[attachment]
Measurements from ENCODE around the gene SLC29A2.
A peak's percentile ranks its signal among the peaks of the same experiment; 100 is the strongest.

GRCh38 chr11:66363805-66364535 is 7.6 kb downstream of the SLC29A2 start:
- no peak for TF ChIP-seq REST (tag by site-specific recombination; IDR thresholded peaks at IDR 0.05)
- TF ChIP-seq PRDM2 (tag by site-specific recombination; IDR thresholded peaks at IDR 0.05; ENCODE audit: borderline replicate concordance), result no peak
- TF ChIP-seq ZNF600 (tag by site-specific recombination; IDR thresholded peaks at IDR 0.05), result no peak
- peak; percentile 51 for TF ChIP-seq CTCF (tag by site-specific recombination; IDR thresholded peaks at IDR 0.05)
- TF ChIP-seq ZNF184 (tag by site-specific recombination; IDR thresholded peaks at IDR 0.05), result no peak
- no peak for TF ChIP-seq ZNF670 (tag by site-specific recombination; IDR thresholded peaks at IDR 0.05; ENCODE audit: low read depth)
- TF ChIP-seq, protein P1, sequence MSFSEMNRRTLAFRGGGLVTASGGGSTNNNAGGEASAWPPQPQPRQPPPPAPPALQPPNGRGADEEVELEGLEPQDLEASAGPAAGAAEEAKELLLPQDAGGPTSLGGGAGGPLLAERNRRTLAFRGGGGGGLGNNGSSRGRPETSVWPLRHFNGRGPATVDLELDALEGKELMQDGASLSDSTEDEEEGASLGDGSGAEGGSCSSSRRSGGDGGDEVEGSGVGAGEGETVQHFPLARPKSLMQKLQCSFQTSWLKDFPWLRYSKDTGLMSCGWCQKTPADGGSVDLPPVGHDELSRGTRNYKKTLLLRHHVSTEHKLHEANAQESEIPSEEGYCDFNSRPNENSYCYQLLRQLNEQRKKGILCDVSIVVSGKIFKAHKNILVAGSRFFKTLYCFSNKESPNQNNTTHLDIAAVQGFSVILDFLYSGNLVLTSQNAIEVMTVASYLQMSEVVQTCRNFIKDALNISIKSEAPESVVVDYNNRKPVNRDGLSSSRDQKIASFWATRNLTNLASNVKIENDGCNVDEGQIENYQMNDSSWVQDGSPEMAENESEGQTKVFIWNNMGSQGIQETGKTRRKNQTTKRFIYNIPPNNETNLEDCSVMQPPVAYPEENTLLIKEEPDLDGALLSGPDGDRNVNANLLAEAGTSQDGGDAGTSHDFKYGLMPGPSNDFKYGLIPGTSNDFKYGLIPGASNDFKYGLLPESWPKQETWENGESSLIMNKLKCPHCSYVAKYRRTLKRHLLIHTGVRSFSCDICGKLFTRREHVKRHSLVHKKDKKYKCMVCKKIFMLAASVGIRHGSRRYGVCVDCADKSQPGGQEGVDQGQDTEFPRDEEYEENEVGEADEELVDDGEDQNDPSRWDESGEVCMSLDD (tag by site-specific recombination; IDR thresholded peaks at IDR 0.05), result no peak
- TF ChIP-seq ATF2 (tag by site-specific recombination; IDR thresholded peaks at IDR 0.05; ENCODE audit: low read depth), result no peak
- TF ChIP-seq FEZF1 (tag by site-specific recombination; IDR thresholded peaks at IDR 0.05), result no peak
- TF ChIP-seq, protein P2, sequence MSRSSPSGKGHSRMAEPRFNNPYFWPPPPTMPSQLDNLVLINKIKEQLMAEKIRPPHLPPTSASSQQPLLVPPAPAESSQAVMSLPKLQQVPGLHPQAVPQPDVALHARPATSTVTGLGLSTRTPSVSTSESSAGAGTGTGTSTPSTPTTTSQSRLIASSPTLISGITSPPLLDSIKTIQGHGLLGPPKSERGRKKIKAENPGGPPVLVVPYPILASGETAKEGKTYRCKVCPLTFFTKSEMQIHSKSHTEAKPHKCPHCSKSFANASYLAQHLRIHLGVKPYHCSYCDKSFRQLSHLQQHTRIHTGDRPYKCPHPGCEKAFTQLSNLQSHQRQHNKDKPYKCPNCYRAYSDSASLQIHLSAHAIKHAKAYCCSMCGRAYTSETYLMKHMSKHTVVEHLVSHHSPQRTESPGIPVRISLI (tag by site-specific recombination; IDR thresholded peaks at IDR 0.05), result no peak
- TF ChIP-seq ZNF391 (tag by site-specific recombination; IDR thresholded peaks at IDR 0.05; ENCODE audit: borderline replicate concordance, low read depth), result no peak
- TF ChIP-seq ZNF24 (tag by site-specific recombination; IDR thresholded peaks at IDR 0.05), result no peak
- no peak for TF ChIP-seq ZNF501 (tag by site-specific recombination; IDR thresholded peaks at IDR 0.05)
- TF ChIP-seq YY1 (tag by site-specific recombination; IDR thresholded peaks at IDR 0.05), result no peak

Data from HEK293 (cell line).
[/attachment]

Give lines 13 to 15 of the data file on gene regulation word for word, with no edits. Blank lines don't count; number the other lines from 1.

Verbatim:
- TF ChIP-seq, protein P2, sequence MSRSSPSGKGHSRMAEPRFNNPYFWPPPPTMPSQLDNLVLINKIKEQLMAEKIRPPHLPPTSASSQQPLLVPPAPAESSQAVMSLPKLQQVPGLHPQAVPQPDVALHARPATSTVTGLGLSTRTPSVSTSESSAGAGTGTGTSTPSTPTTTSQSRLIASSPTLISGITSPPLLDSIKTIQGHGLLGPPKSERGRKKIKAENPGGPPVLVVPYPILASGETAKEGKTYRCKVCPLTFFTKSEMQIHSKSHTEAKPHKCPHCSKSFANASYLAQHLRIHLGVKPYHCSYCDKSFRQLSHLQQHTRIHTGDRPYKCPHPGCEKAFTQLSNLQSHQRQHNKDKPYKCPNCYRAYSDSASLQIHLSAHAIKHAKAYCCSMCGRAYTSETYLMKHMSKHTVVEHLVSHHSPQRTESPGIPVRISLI (tag by site-specific recombination; IDR thresholded peaks at IDR 0.05), result no peak
- TF ChIP-seq ZNF391 (tag by site-specific recombination; IDR thresholded peaks at IDR 0.05; ENCODE audit: borderline replicate concordance, low read depth), result no peak
- TF ChIP-seq ZNF24 (tag by site-specific recombination; IDR thresholded peaks at IDR 0.05), result no peak